June 6, 1944: Nineteen boys from Bedford, Virginia--population just 3,000 in 1944--died in the first bloody minutes of D-Day. They were part of Company A of the 116th Regiment of the 29th Division, and the first wave of American soldiers to hit the beaches in Normandy. Later in the campaign, three more boys from this small Virginia town died of gunshot wounds. Twenty-two sons of Bedford lost--it is a story one cannot easily forget and one that the families of Bedford will never forget.
The Bedford Boys is the true and intimate story of these men and the friends and families they left behind. Based on extensive interviews with survivors and relatives, as well as diaries and letters, Kershaw's book focuses on several remarkable individuals and families to tell one of the most poignant stories of World War II--the story of one small American town that went to war and died on Omaha Beach.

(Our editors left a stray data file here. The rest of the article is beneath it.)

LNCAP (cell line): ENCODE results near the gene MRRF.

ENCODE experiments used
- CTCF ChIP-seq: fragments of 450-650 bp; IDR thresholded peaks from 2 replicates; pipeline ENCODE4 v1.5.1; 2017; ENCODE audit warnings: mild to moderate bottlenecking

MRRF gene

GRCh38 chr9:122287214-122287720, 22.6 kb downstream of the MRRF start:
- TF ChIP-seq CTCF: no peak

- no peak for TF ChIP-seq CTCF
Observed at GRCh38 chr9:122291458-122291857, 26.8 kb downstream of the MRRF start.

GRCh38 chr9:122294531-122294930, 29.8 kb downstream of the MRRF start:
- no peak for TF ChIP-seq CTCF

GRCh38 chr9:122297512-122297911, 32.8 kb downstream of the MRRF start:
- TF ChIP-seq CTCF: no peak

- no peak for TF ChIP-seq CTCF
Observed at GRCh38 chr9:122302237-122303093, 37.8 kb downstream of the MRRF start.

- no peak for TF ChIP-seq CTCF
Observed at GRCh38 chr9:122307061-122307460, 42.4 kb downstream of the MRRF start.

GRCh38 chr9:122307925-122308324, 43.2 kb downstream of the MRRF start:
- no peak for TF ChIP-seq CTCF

This accessible and moving group biography portrays the men of Company A, 116th Infantry Regiment, 29th Infantry Division, who were part of the first wave at Omaha Beach in WWII. Initially, 103 of them left the small town of Bedford, Va. now the site of the national D-Day memorial when the local National Guard was called up in 1940; 34 were still with the company on D-Day. Of these, 19 died in a matter of minutes and three more perished in the Normandy campaign. Men lost ranged from the company commander, Captain Taylor N. Fellers, from a wealthy Bedford family, to Frank Draper Jr., a fine athlete and soldier from the wrong side of the tracks. Long-time National Guardsman John Wilkes died as the company's top sergeant, while Earl Parker left behind a daughter he never saw. Both Holback brothers and Ray Stevens died, while Ray's twin Roy Stevens was one of the handful of survivors. Kershaw (Jack London) includes combat sequences that give a vivid private's- eye view of the particular hell that was Omaha Beach, while one of the most moving portions of the book is the simultaneous arrival in Bedford of nine "We regret to inform you..." telegrams. A capsule history of Bedford before the war, its role as part of the home front during it and its current place as (controversial) memorial site are all covered, but the book's central focus is on the town where a good many survivors remain whose memories have not faded and whose emotional wounds have not healed.